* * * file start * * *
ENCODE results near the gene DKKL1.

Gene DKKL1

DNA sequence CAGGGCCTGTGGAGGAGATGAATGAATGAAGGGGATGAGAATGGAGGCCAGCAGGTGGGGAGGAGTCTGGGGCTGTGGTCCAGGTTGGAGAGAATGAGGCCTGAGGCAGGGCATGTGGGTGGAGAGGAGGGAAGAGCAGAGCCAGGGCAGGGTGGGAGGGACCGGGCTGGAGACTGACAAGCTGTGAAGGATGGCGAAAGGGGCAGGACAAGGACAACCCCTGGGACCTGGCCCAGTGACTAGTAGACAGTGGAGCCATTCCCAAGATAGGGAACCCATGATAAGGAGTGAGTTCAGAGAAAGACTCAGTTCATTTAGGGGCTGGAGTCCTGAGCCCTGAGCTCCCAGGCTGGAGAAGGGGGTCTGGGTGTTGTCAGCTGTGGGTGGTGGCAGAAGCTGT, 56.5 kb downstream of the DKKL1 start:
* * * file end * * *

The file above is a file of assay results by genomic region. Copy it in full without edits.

ENCODE results near the gene DKKL1.

Gene DKKL1

DNA sequence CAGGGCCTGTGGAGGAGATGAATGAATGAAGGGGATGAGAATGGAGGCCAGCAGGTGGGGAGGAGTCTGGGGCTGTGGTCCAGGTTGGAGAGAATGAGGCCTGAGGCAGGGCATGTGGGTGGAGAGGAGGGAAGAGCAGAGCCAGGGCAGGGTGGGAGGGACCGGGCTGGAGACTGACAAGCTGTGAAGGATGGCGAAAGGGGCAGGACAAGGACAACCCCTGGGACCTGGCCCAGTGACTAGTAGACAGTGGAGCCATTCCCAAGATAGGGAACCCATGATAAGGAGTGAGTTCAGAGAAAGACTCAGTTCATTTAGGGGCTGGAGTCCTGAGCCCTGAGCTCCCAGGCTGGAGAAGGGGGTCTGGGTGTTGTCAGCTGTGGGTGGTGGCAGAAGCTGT, 56.5 kb downstream of the DKKL1 start: